Change means transition — from one state to another. We are always in transition, never static or fixed, even if we might think we are settled and “home.” Therefore, one hexagram can never define one’s complete predicament; we must always look at the transition from where we are to where we are going. So we always work with two hexagrams — the first one defines our position at this time while the second one is where we are heading, what beckons, what is possible. It is an opportunity to be fulfilled, an opening that awaits, a position to move into. The book I Change or any book that interprets the 64 hexagrams of the I Ching gives a basic understanding of each hexagram but does not interpret its placing next to each of the hexagrams because there is a total of 4,032 possible readings when combining any two of the eight hexagrams (not to mention the fact that even two readings with the exact same two hexagrams will be interpreted differently for each person). Thus the possible number of I Ching readings is infinite. When placed next to each other, within the two hexagrams there are three possibilities for each of the six lines: each line either stays constant (this is a young line), or changes from yin to yang, or from yang to yin (a changing line is considered old). So change can be small (only one or two lines change from the first hexagram to the second), or even non-existent if none of the lines change and the first hexagram is the same as the second. If all lines change, it will mean that the person for whom the reading is performed is in a time of total transition and change. If none change, a person is experiencing a period of no or little change.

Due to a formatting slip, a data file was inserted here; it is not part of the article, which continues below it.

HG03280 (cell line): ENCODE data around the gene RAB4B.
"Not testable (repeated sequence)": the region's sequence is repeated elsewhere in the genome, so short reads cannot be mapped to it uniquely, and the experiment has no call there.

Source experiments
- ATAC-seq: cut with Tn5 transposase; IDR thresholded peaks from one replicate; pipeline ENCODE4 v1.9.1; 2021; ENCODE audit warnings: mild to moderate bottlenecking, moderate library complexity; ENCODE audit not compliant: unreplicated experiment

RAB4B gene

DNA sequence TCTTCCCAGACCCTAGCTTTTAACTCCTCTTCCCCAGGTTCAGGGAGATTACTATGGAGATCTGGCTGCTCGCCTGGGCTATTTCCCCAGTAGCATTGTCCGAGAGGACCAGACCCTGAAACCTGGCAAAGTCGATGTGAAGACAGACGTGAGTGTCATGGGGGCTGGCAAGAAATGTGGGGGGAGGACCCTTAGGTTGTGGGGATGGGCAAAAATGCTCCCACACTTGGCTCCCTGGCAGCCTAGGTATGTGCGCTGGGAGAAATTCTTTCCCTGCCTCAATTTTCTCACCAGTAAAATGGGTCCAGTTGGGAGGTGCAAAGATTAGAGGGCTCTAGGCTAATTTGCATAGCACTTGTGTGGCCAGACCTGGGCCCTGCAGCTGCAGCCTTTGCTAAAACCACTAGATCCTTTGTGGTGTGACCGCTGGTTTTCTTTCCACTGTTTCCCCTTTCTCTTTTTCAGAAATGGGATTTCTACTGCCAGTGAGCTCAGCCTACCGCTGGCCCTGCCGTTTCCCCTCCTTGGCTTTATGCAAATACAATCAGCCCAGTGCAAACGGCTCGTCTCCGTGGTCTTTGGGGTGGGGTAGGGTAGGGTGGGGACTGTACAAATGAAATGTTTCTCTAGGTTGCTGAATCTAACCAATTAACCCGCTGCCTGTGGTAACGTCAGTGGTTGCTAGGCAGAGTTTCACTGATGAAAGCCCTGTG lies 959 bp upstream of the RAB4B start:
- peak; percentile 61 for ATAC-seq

The I Ching is a guidance during times of change. Since we are always transitioning from one state to another, the I Ching is always relevant. It points to a direction; it is then up to the person to decide what to do. The I Ching does not give advice; it is more like shining a light into a dark room, because we are always facing the unknown. In this analogy the future is the dark room.
When reading the I Ching, we throw three coins or anything that has two different sides to it. One side represents an unbroken line (usually heads, but if it is, say, a penny with the queen’s head on it, heads will represent a broken line) and the tails will usually represent a broken line. The straight line is masculine in its nature (yang); the broken line is feminine (yin). To create a hexagram, each throw of the coins represents one line (broken or unbroken). Hexagrams are drawn from the bottom up, starting with the first line and then building the next five lines on top of the first. So each line will be represented either by two heads and one tail (usually an unbroken line), two tails and one head (usually a broken line), three heads (usually an unbroken line) or three tails (usually an unbroken line).
When we draw each hexagram side-by-side, the first one represents where we are coming from, while the second is where we are heading toward. Our present moment is being in the middle, between the two. When we compare the two hexagrams, we will usually see that some lines remain the same and some lines will have changed, unless both hexagrams remain exactly the same, which is a very unusual occurrence, since each hexagram has only one in 64 chances to materialize. If it does happen, it will mean that the person is in a time of little change or stagnation.
The second hexagram can be drawn immediately after the first or the person doing the reading can read about the first hexagram and draw the second one later.
Joanna is an accomplished author and is editor-in-chief of the Kora Press publishing company – www.KoraPress.com – dedicated to publishing books with spiritual content. She is also co-founder of Energy Worlds with her partner David Price Francis – further details can be found on www.energyworlds.com